He felt that producers clearly have an advantage over consumers in affecting the legislative processviii due to their lack of numbers. They are able to stand, are generally more disciplined and more effective, thereby offsetting the free-rider problem. Another important factor in their favour is political ambition. In Stigler’s view, politicians tend to co-operate with producers in order to secure political support, campaign funds, future employment, and even bribes! This affirms that it is political pressure from producer groups rather than consideration of market failure that explains governmental reliance on regulation.
Halt! To say that market failure on it’s own does not explain regulation, is one thing. But to say that producer groups single handedly influence regulation, is another. It is highly unlikely that other interests groups representing society have little or no bearing on government regulations. After all the rest of society also have the power to make or break politicians’ ambitions! This would explain the impact the Health and Safety organisation had on safety in the workplace, or the US Tax Reform Act of 1986, which shifted the tax burden from households to business. ix Other interest groups can influence government’s decision.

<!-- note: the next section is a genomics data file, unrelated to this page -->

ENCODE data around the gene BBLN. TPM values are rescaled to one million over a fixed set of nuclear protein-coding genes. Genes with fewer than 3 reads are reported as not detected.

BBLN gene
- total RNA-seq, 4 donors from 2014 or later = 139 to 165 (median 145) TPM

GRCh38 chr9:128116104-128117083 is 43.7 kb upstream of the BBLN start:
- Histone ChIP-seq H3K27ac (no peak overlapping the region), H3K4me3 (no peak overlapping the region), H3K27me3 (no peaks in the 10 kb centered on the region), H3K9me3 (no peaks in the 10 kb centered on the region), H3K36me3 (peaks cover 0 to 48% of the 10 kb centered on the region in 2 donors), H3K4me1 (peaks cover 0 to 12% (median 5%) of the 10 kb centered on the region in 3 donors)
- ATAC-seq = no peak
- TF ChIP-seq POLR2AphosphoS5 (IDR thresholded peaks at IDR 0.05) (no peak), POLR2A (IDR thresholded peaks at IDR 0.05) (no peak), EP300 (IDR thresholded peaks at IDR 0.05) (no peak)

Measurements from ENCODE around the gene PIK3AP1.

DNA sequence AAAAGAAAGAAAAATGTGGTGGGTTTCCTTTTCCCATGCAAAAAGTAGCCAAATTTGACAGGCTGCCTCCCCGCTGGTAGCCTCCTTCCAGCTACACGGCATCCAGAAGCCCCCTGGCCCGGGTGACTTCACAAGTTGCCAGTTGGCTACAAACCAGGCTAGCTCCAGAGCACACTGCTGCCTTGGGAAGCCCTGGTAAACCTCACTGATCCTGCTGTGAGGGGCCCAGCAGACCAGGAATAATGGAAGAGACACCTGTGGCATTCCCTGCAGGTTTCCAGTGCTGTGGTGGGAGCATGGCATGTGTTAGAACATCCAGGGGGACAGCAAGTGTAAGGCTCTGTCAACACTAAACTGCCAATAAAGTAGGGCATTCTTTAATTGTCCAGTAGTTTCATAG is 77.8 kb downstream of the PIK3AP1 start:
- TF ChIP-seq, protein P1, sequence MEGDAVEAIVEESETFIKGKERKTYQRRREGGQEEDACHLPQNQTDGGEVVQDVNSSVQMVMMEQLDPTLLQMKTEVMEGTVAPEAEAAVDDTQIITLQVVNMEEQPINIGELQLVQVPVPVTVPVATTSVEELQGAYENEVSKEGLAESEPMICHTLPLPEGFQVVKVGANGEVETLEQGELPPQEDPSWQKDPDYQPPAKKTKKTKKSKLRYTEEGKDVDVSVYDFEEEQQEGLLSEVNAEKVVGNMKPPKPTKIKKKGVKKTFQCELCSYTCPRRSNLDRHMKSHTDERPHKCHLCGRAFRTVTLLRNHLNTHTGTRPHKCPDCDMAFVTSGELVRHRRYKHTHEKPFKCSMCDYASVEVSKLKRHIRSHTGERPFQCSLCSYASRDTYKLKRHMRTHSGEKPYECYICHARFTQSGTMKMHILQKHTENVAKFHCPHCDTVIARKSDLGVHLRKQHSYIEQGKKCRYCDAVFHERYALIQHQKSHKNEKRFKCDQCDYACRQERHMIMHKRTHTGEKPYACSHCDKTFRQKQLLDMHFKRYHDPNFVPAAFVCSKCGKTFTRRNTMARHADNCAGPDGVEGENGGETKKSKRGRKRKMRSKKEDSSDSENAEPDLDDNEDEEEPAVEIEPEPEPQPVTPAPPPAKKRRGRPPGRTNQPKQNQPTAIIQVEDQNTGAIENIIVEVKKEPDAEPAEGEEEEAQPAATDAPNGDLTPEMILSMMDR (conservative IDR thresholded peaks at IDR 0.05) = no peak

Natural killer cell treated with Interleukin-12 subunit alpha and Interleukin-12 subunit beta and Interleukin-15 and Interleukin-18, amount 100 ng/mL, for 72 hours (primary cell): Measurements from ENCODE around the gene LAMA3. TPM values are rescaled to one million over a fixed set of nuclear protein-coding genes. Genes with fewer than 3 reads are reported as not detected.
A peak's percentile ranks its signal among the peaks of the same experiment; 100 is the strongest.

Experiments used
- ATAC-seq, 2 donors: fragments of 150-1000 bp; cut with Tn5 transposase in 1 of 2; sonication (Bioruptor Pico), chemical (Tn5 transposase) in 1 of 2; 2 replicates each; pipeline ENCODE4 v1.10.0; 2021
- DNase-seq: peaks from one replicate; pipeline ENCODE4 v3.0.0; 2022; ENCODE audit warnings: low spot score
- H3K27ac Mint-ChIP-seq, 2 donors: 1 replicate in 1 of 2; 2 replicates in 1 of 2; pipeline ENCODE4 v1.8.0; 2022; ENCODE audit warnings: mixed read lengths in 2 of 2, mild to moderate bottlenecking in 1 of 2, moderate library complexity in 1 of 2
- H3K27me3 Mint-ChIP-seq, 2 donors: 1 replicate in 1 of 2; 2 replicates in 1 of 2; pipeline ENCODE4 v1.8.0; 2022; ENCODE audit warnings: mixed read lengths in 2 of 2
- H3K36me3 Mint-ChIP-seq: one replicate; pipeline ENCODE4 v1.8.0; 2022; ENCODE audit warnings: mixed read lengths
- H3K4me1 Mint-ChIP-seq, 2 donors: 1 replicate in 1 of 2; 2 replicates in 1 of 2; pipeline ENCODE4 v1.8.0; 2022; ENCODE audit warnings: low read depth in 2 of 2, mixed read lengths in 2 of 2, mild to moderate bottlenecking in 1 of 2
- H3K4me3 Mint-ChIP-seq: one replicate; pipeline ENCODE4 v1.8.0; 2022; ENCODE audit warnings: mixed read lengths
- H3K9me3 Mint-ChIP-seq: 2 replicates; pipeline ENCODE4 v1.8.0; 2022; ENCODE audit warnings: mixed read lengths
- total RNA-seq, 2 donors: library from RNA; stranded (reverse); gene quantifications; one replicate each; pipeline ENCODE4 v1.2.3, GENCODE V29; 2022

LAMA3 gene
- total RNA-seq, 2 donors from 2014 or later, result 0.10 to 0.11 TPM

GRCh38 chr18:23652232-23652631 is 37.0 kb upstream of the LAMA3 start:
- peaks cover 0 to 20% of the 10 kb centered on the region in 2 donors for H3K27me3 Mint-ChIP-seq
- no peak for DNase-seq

Hence Peltzman’s model – either producers or consumers can win. He determined that legislative regulation could favour any interest group depending on the repercussions. So for instance, government would have to consider if the gains to the producers are large and if the decision has a positive/neutral impact at the next elections. The legislator’s aim is to secure a net vote margin or majority (M) in his favour. xThe vote-maximising regulator is, in effect, constrained to make trade-offs among a variety of interests such that politically determined prices are always the result of trade-offs or compromises.
The conclusion to be drawn thus far is that regulators will not always favour producers. They succumb to pressure from a host of pressure groups attempting to gain or avoid regulation according to Becker’s model. Rather than handing the influence torch over to the producers or consumers, Becker (1983) proposed a theory of pressure group competition (who gets the subsidies, how much and who will carry the tax burden) in which such competition leads to the least-cost pattern and amount of transfers. The general idea here is that legislators have an incentive to opt for efficient transfer scheme, or suffer the wroth of the losers.
If access to political pressure is equal and the gainers (firms) exert more pressure than the losers (consumers), a potential Pareto-improvement in social well-being will occur if the legislator approves the gainers request. xi Bearing all this in mind, why do we find deregulation (inviting entrants into an otherwise capped industry) when firms lobbying for regulation have a lot to gain. The “capture theory” in Wolfe’s words, suggest that groups capture public authority in order to advance their private interests. xii In other words, the state is displaced as the sovereign agent by powerful pressure groups.